only to judge the virtue and superiority of each one."§   He gave them some further advice, and then permitted them to return to their churches. They all withdrew joyfully, ascribing to the intervention of the Emperor the peace that had been established between those who had differed in opinion.
In respect to the most serious question that had been discussed in the Council--that of Arianism--Constantine wrote of it to Egypt, where the discussion had birth, “confirming,” writes Eusebius, "and sanctioning the decrees of the Council on this subject.*
Thus nothing is wanting in the intervention of Constantine at Nicea. It is he who convokes the Council, he who presides, and he who confirms the decrees. Eusebius, a contemporaneous historian, an eye-witness of the events, who took part in the Council, positively asserts it; while subsequent historians, all worthy of confidence--Socrates, Sozomen, and Theodoret--bear witness to the fidelity of his recital.
Gelasius of Cyzicus, author of a romance founded upon the Council of Nicea, who lived in the fifth century, is the first, as we have said, to make mention of the Bishop of Rome in the convocation and presidency of the Council of Nicea. His mistake was propagated in the East, and the sixth general council in the seventh century did not protest

Life of Constantine, Bood III. ch. xvi. and xvii.
§ Euseb. Life of Constantine, Book III. ch. xxi.
* Euseb. Life of Constantine, Book III. ch. xxiii.

against it when uttered in its presence. But it will be admitted that the erroneous assertion of a writer who entirely contradicts history and the clearest traditions, cannot be received as truth because a council held at a much later period did not protest against it, when, even had it been competent, it was not called to pronounce upon that question. It is not possible, then, honestly to oppose such proofs to the multiplied evidences of contemporaneous writers, and to that of the Council itself, which, in its letters, never speaks of the intervention of the Bishop of Rome.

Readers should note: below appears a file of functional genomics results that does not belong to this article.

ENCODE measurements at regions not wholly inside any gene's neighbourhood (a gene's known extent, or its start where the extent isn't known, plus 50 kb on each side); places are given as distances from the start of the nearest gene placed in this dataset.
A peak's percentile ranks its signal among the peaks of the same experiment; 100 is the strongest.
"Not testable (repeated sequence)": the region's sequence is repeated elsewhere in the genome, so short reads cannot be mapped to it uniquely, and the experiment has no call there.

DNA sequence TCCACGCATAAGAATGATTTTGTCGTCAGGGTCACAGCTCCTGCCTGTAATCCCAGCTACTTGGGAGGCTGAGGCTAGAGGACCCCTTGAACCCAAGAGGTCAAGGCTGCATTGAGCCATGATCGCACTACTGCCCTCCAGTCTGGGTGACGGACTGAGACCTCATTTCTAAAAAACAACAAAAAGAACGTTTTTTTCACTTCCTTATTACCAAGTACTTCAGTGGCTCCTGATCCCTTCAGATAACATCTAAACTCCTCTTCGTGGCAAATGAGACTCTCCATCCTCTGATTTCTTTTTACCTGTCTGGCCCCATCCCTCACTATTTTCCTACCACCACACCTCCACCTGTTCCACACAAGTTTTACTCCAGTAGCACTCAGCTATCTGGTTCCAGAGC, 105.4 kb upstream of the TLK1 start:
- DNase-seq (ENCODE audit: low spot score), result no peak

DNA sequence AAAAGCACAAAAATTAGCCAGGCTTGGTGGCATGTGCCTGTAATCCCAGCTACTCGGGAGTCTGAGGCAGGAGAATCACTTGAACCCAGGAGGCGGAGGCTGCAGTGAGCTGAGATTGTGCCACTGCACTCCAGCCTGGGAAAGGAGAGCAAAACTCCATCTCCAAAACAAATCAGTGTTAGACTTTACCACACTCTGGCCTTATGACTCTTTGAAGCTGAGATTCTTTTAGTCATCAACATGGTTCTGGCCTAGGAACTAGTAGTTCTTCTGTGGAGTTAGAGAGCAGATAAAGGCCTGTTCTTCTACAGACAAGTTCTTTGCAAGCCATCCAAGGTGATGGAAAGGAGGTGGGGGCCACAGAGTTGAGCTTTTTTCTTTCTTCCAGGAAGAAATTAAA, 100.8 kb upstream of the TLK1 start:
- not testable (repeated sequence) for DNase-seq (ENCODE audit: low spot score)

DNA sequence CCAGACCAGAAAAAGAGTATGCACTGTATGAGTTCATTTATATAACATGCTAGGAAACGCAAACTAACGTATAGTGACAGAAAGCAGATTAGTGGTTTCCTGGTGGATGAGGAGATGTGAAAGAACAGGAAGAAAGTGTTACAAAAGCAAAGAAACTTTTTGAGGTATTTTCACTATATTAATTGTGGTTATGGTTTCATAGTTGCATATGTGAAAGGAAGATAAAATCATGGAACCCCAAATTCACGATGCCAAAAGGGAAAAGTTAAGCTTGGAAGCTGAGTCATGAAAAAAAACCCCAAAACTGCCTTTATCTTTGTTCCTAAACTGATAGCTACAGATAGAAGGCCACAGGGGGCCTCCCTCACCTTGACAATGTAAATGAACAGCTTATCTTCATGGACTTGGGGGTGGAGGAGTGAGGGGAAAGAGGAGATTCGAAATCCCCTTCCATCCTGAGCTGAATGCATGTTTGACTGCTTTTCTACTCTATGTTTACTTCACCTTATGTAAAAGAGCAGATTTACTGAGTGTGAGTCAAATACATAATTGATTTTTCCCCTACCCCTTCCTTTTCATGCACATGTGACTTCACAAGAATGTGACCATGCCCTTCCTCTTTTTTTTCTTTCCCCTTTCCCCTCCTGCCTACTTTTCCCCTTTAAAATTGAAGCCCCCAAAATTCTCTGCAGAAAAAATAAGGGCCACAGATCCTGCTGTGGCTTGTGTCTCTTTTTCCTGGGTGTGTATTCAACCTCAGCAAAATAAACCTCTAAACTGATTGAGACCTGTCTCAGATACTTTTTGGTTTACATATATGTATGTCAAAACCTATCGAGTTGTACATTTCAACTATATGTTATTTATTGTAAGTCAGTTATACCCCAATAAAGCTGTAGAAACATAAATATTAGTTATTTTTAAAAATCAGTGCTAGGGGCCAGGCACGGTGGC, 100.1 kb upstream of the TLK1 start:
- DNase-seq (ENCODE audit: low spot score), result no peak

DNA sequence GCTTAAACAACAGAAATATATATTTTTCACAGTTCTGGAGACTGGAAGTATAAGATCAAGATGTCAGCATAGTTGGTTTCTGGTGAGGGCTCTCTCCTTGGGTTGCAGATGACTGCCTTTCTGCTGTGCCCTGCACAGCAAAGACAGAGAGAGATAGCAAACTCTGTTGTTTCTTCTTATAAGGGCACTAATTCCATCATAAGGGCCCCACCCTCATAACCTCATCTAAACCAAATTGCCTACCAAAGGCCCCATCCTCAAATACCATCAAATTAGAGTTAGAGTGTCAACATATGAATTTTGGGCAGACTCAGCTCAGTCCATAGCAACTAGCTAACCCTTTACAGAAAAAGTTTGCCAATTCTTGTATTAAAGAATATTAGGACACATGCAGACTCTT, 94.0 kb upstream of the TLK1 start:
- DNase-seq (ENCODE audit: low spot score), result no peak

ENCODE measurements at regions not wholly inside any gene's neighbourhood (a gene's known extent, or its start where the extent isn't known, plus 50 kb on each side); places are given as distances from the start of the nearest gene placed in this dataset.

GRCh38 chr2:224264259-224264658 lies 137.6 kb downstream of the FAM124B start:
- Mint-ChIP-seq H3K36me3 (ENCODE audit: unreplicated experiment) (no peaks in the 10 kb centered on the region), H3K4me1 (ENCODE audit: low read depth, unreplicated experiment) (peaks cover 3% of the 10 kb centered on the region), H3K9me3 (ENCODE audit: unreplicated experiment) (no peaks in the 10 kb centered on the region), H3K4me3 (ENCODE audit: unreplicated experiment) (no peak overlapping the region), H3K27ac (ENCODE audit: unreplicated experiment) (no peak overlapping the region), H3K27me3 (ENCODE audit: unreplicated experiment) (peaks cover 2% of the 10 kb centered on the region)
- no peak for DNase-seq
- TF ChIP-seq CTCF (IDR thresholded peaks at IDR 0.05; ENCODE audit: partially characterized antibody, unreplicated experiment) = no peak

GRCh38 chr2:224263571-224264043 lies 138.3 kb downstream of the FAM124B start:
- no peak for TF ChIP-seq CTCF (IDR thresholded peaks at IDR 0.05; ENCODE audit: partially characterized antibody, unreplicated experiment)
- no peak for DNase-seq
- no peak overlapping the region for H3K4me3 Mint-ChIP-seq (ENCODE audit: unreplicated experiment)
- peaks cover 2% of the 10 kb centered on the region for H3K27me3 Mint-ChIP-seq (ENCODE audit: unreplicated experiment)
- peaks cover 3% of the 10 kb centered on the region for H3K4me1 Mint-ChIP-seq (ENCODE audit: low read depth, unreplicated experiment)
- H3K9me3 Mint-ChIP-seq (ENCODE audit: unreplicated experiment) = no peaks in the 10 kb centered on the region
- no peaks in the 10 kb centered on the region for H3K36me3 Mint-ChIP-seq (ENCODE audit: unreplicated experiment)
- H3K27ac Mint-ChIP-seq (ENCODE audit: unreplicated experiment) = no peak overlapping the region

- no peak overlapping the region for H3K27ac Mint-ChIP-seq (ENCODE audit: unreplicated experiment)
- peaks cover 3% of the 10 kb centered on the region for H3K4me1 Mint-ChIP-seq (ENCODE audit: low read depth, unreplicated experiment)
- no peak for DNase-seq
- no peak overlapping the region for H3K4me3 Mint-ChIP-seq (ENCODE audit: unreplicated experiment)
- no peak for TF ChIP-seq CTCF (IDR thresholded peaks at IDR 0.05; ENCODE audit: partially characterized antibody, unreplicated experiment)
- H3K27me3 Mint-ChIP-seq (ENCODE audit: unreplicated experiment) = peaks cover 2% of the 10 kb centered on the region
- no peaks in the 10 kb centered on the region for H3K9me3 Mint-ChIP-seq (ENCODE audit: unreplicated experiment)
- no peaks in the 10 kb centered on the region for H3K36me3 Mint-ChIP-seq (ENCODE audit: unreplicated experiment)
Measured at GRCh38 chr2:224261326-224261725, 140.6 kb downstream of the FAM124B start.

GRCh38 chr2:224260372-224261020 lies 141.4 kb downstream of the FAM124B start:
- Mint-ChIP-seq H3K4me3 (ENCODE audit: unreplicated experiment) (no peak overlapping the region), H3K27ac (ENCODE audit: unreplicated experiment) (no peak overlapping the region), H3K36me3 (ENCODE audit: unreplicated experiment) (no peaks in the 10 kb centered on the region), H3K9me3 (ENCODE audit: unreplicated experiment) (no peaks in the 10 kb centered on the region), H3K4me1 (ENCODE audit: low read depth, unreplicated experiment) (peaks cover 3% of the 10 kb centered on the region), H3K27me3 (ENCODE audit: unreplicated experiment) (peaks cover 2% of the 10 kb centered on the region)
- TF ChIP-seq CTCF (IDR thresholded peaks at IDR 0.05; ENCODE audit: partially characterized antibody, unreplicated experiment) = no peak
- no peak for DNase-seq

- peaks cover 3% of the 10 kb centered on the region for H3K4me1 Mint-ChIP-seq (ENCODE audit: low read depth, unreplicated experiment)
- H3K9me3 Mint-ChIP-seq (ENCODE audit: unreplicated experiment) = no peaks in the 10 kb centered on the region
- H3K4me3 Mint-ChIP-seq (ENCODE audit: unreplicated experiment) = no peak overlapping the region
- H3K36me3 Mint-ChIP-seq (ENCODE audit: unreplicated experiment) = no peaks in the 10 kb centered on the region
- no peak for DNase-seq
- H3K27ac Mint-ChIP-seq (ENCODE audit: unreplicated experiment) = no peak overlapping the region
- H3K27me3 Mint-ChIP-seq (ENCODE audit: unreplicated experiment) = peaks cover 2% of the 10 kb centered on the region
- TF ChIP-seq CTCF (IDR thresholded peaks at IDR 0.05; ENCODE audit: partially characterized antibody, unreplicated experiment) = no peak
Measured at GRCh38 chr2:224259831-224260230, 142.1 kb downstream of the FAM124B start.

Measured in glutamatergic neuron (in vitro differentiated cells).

It is certain that Constantine did not claim any ecclesiastical rights for himself; that he only presided at the Council in order to assure liberty of discussion, and that he left the decisions to episcopal judgment. But it is nevertheless true that he convoked the Council, that he presided, that he confirmed its decrees; that under him there were several bishops presidents; that the delegates of the Bishop of Rome did not preside; that Hosius, who the first signed the acts of the Council, was not the delegate of the Bishop of Rome, whatever Gelasius of Cyzicus may say, whose testimony is worth nothing, even by the avowal of the most learned of the Roman theologians.
What now was the intervention of the Bishop of Rome in the second œcumenical council? Nothing.
The Council was convoked by the Emperor Theodosius, (A.D. 381,) who did not even ask the opinion of the Bishop of Rome. That Bishop, Damasus, did not even send legates to it, nor did any other western bishop take part in it. The Council was composed of one hundred and fifty members, among whom we distinguish such men as St. Gregory Nazianzen, St. Gregory of Nyssa, St. Peter of Sebaste, St. Amphilochius of Iconium, and St. Cyril of Jerusalem.  It was presided over by St. Meletius of Antioch.
For a long time there had been a schism at Antioch. That city had two bishops, Meletius and Paulinus. The Bishop of Rome was in communion with the latter, and consequently regarded Meletius as schismatic, which nevertheless did not prevent his being
regarded as a saint by the Western churches as well as those in the East. The second
œcumenical-council was therefore under the presidency of a bishop who was not in communion with Rome. Meletius died during the sitting of the council. Those who were